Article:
Wednesday, May 18, 2011

Measuring the willingness to pay for houses in a sustainable neighborhood

Abstract: This paper determine the responsiveness of the willingness to pay to changes in structural, locational, and neighborhood attributes of housing that incorporate sustainability objectives. In this study, 299 households from Kuala Lumpur and Selangor in Malaysia were interviewed. Results show that housing developers should build the neighborhood that promotes sustainability as house buyers generally are willing to pay more to live in a sustainable neighborhood. In order to build a progressive low carbon economy, the government should create the vision and give policy directions and guidelines that describe all aspects necessary of a sustainable neighborhood.
The neighborhood variables associated with social sustainability are key factors in the household’s marginal willingness to pay. This study reveals that house buyers are willing to pay 11.05% and 12.73% more to live in the neighborhoods with the presence of local improvement groups and landscaped parks respectively. However, the availability of social interaction places is not statistically significant in this study.

Location and accessibility also play a role in the household’s marginal willingness to pay. There are significant relationships between the property prices and four locational attributes, namely the distance to the workplace, to shops, to the hospital, and to schools. As indicated in Table 2, a house that is situated within 500 m traveling distance from the work place could fetch a 15.50% higher property price. This is quite consistent with the economic theory because a long distance to the work place means incurring more traveling time and cost and that would dampen house prices. According to the survey, it is interesting to note that the house prices located near shops are 31.42% higher. In contrast to the findings of Tse and Love (2000), proximity to retailing outlets does not seem to have any positive impact on the house price as the quality of living would be affected if a house is located near retailing outlets. The response of this survey might be different as house buyers would like to benefit from being able to take a pleasant walk to the shops. As indicated earlier, the main emphasis of the sustainable neighborhood development is walkability. A higher house price (18.08% more) is reported if the house is located less than 500 m away from the hospital. The availability of schools in the neighborhood is an important factor in the household’s marginal willingness to pay, assuming all other variables remain constant. A 29.03% higher sale price is observed for the houses that are less than 500 m away from primary and secondary schools. However, the results show that the distance to sport and recreation centers is insignificantly related to the willingness to pay.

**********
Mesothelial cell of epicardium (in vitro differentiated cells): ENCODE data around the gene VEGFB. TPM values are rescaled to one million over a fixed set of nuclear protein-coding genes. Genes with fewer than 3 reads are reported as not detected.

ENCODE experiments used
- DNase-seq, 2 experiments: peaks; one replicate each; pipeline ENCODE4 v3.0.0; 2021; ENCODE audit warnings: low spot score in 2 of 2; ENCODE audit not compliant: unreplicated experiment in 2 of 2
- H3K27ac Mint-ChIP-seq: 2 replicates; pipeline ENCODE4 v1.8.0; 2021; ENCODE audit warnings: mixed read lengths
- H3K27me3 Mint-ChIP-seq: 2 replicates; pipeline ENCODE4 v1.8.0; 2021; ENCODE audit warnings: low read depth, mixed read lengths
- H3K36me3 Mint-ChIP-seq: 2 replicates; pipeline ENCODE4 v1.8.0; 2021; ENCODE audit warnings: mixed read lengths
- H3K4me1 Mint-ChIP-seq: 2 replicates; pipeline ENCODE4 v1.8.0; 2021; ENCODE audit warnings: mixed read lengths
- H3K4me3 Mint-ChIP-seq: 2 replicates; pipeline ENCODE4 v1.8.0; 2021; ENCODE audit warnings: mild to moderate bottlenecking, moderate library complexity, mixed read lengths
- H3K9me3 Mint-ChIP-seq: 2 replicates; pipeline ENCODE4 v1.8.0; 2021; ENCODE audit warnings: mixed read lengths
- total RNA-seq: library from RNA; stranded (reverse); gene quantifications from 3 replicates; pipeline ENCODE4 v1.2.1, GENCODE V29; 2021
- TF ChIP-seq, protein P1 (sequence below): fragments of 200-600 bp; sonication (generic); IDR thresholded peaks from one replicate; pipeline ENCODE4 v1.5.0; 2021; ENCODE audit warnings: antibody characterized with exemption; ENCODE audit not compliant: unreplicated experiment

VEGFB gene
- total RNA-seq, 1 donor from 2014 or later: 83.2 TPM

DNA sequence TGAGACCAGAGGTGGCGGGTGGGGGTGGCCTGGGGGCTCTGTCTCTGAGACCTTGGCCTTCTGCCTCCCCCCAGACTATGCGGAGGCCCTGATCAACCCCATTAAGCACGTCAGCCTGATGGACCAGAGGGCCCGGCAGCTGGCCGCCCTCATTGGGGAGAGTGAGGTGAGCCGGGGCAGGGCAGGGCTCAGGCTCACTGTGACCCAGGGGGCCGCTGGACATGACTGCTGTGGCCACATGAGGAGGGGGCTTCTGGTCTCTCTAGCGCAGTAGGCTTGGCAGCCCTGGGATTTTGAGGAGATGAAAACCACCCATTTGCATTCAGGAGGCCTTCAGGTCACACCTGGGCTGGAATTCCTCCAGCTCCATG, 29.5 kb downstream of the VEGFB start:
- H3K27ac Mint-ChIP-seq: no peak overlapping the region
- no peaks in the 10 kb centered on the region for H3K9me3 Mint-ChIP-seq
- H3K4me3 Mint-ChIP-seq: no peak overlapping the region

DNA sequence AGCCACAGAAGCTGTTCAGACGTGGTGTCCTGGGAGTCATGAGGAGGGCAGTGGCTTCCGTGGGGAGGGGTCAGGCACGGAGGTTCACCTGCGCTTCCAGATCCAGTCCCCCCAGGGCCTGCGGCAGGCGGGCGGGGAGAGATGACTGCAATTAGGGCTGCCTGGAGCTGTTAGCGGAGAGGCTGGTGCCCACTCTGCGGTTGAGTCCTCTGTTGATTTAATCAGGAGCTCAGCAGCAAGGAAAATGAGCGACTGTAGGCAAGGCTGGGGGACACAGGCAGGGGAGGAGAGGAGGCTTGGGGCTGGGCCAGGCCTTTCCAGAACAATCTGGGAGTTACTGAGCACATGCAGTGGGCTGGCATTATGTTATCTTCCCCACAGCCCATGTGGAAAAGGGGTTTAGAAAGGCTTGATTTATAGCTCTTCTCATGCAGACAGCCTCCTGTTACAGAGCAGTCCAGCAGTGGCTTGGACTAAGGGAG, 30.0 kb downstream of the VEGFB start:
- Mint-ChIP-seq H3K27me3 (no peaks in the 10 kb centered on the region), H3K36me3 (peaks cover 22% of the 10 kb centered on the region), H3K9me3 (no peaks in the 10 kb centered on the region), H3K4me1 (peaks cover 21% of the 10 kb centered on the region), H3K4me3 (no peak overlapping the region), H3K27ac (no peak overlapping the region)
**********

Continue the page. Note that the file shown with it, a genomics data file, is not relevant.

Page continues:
Generally, results are comparable to findings obtained in other studies and indicate similar buyer behaviors in the housing market with reference to locational attributes. Assuming all other thing being equal, house buyers in the survey are willing to pay 25.51% more to live in the gated-guarded neighborhood. It could be due to the security provided by security guards in the gated-guarded environment. Better security measures could instill a sense of trust and peace of mind amongst the residents.

by Teck Hong Tan; Sunway University
Munich Personal RePEc Archive (MPRA)
MPRA Paper No. 30446; posted April 29, 2011
International Journal of Environmental, Cultural, Economic and Social Sustainability (forthcoming)

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